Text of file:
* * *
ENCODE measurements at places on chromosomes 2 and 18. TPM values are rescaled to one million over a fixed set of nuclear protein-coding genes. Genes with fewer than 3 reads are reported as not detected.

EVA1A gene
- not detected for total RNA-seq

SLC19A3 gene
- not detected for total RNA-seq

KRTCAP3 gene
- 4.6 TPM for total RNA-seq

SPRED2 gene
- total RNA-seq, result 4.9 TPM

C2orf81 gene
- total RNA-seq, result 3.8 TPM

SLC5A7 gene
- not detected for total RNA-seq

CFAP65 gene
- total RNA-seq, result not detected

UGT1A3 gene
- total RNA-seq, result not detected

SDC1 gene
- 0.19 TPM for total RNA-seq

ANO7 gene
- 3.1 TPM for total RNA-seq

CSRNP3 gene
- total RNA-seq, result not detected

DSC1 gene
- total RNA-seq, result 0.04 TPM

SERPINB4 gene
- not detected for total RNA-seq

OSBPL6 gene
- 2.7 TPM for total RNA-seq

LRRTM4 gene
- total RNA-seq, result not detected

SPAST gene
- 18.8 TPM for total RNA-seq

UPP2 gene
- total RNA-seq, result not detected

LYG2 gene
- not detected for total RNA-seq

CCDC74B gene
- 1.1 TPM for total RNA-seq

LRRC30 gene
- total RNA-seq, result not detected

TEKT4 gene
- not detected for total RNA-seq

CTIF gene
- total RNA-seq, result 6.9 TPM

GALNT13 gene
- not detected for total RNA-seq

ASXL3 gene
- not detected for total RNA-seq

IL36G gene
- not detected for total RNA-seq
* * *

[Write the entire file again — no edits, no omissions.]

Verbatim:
ENCODE measurements at places on chromosomes 2 and 18. TPM values are rescaled to one million over a fixed set of nuclear protein-coding genes. Genes with fewer than 3 reads are reported as not detected.

EVA1A gene
- not detected for total RNA-seq

SLC19A3 gene
- not detected for total RNA-seq

KRTCAP3 gene
- 4.6 TPM for total RNA-seq

SPRED2 gene
- total RNA-seq, result 4.9 TPM

C2orf81 gene
- total RNA-seq, result 3.8 TPM

SLC5A7 gene
- not detected for total RNA-seq

CFAP65 gene
- total RNA-seq, result not detected

UGT1A3 gene
- total RNA-seq, result not detected

SDC1 gene
- 0.19 TPM for total RNA-seq

ANO7 gene
- 3.1 TPM for total RNA-seq

CSRNP3 gene
- total RNA-seq, result not detected

DSC1 gene
- total RNA-seq, result 0.04 TPM

SERPINB4 gene
- not detected for total RNA-seq

OSBPL6 gene
- 2.7 TPM for total RNA-seq

LRRTM4 gene
- total RNA-seq, result not detected

SPAST gene
- 18.8 TPM for total RNA-seq

UPP2 gene
- total RNA-seq, result not detected

LYG2 gene
- not detected for total RNA-seq

CCDC74B gene
- 1.1 TPM for total RNA-seq

LRRC30 gene
- total RNA-seq, result not detected

TEKT4 gene
- not detected for total RNA-seq

CTIF gene
- total RNA-seq, result 6.9 TPM

GALNT13 gene
- not detected for total RNA-seq

ASXL3 gene
- not detected for total RNA-seq

IL36G gene
- not detected for total RNA-seq